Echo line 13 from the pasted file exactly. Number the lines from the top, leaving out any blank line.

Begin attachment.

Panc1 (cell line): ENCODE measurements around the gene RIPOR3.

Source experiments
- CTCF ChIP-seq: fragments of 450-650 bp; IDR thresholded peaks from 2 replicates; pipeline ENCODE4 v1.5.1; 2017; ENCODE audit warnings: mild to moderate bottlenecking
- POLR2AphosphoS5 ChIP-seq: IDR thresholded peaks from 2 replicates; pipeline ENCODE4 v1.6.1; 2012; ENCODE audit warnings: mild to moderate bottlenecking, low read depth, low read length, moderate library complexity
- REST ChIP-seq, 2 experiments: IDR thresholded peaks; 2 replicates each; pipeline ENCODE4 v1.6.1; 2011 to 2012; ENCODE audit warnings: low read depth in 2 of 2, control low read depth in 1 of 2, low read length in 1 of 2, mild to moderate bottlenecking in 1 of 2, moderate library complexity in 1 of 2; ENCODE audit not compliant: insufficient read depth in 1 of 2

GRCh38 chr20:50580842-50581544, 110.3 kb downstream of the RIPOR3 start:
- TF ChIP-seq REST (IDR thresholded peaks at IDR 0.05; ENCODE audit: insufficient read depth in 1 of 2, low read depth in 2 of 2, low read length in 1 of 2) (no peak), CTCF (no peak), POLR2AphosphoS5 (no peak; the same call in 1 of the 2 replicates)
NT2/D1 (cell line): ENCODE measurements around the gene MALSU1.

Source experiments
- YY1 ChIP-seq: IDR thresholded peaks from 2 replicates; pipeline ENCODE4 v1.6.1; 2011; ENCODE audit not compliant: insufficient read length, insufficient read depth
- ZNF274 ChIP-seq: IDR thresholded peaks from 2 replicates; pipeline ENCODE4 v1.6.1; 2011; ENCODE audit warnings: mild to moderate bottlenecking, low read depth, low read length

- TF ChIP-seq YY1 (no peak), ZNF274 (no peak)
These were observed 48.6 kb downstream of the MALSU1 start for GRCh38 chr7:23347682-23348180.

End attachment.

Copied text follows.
These were observed 48.6 kb downstream of the MALSU1 start for GRCh38 chr7:23347682-23348180.